A new paper by Helle Blomquist
The notorious gap between socialist ideals of gender equality on the one hand, and the patriarchal reality in the People’s Republic on the other has not been bridged by economic development: Particularly when it comes to political participation, women remain underrepresented. In a small but insightful case study (PDF available here), Helle Blomquist asked in how far legal professionals may play a helpful role to end the severe gender inequalities in Chinese society.
My case study in a Chinese provincial city has given me hopes for the Chinese legal profession and its work for the advancement of gender equality as a value in the modern Chinese state. If gender equality is a goal, lawyers in China may facilitate progress towards this goal in the Chinese population. They may accomplish this through communicating values of gender equality to their clients and thereby presenting feasible options that empower women. In doing so, they function as intermediaries between the modern state with a Marxist ideology of equality and a population with traditional values.
Why is this interesting? Over the years, Western Chinese studies have shown that even though the Chinese government has implemented laws to advance equality, culture has been a drawback. Equality is part-and-parcel of Marxist ideology, as Simone de Beauvoir’s works demonstrates. However, the cleavage between the high-flying Chinese government policy and a traditional population in some cases is too wide. The main finding from my case study points to legal professionals as a ‘missing link’ to bridge this cleavage. Their function however may depend on their individual awareness of their role, their support of gender equality, and their position vis-à-vis the state and party.
The professionals had varied positions: one law professor, a judge, a practicing lawyer, and two project workers. The law professor runs a legal clinic, where she influenced her students and suggested solutions for the clients seeking advice to solve their legal conflicts. The project workers aimed to empower villagers to organize. Both, the project workers and the law professor found solutions for their clients, based on the law and advancing the maximum of equality within the law. They planned their consulting sessions in a way that would encourage women to seek their own solutions and investigate their rights under the law rather than resorting to traditional mechanisms. The judge decided on divorce cases and she had the same aim, but saw herself limited by the law. The practicing lawyer represented clients at court in criminal and commercial cases. He also communicated gender values, even if more traditional ones. A reaction from a law student demonstrated that this made an imprint on her, thereby demonstrating that communication of values matter, in the case of the practicing lawyer the effect would more likely advance barriers against gender equality.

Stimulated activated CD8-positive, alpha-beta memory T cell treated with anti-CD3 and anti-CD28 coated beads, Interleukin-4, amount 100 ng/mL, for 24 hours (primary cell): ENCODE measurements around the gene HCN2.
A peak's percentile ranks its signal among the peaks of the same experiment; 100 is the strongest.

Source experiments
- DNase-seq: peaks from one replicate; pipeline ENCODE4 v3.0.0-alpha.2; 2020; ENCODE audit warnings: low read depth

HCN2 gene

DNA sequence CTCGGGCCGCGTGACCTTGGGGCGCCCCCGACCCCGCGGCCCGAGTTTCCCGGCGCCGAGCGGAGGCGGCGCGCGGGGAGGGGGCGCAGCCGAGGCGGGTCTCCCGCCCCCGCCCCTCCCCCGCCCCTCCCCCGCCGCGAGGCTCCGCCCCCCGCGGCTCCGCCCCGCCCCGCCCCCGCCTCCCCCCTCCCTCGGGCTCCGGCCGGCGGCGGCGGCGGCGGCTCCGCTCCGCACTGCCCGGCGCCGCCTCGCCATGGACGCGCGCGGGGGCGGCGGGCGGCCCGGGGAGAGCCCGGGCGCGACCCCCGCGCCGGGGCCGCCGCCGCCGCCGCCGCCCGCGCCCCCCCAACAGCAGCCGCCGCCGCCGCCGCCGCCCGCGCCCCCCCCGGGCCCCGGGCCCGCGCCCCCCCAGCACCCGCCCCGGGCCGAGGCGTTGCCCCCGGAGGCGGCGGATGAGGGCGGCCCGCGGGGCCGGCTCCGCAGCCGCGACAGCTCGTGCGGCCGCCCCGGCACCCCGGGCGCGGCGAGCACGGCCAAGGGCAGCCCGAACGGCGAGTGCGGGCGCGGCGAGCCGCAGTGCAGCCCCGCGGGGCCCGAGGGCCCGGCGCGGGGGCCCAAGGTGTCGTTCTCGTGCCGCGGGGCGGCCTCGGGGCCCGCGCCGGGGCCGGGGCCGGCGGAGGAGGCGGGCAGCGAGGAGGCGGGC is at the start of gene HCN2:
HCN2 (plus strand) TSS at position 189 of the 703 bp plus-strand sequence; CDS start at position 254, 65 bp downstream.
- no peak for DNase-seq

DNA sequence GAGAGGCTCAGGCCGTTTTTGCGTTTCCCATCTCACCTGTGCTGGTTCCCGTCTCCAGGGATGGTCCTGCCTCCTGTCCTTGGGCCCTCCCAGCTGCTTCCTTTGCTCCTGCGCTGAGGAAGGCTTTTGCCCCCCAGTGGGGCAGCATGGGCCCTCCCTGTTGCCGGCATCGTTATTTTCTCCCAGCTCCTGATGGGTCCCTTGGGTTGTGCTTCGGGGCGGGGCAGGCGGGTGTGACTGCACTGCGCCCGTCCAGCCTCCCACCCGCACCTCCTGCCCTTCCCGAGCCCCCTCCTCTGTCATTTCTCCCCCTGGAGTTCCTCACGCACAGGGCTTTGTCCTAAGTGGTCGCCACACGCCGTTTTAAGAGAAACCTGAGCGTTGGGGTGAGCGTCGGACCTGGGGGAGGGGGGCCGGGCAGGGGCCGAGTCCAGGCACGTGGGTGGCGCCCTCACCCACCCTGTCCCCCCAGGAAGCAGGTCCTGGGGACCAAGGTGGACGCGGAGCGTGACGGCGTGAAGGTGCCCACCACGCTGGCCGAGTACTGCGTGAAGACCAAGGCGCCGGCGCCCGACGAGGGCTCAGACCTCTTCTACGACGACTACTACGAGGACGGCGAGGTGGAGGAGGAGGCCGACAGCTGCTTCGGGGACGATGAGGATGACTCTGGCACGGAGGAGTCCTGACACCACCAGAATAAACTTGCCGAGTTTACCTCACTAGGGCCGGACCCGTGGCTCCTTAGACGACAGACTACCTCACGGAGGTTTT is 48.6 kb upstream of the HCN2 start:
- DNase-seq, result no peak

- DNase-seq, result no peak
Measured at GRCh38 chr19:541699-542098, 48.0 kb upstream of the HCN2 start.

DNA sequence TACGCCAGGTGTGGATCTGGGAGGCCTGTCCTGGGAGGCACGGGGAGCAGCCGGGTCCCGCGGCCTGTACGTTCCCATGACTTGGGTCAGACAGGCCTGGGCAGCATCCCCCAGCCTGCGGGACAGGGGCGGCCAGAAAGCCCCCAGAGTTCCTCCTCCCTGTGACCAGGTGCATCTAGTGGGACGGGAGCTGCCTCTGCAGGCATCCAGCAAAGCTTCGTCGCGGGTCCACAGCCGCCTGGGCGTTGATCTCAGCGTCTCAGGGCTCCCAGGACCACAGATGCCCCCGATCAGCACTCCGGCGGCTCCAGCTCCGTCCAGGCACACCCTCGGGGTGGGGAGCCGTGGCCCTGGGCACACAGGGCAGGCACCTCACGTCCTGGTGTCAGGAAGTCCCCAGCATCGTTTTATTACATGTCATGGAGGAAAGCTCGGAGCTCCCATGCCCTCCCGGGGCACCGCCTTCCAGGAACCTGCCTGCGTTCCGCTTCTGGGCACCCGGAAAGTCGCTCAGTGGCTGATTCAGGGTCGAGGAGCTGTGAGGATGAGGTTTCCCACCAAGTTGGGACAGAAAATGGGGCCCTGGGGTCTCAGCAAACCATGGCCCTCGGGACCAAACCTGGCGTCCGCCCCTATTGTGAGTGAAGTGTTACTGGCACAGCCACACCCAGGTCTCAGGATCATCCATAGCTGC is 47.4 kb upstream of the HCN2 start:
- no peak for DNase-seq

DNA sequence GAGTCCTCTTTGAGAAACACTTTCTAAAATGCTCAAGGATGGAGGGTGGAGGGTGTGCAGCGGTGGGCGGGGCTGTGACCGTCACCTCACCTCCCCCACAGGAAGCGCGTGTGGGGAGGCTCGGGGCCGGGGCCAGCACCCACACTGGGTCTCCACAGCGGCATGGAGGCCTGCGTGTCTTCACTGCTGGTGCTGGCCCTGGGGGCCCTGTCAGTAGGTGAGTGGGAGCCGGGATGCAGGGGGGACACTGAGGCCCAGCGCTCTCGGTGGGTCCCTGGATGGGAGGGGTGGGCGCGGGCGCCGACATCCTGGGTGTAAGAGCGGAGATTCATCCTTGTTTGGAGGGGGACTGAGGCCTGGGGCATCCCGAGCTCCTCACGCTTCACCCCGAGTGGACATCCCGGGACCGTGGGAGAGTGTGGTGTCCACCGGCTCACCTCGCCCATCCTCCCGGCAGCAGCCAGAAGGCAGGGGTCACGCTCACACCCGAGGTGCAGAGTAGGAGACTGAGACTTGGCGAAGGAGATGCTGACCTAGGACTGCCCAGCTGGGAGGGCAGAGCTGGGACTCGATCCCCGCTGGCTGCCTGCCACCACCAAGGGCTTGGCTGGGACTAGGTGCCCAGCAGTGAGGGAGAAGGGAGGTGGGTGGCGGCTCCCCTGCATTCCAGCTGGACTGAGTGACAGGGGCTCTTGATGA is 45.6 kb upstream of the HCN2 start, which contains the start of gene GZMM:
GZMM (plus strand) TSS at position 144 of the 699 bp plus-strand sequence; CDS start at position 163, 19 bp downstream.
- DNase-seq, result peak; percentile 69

This brings me to the drawbacks I found. Firstly, the bias of the legal professional may influence the values communicated, independent of government policy. Other drawbacks are more subtle. In analyzing them, I drew on classical sociological theory, namely Talcott Parsons’ idea of malfunctions. The legal professional may be under pressure from the state, as for instance the judge in my sample, and in this resort to formalism that will impair her ability to communicate equality. The project worker may identify with his or her clients and exaggerate the client’s case. A practicing lawyer may be likely to adopt a position of self-interest and try to act as gatekeeper to the profession.
A case study cannot reveal anything concerning the extent of the findings, of course. I conducted my study in a single city at a specific time. The practice I detected may change, and it may turn out differently in other cities and government policy and pressures may change. However, my case study showed a potential.
You may find the whole paper, as published in the Naveiñ Reet, Nordic Journal of Law and Social Research (NNJLSR), No. 9, 2020 here.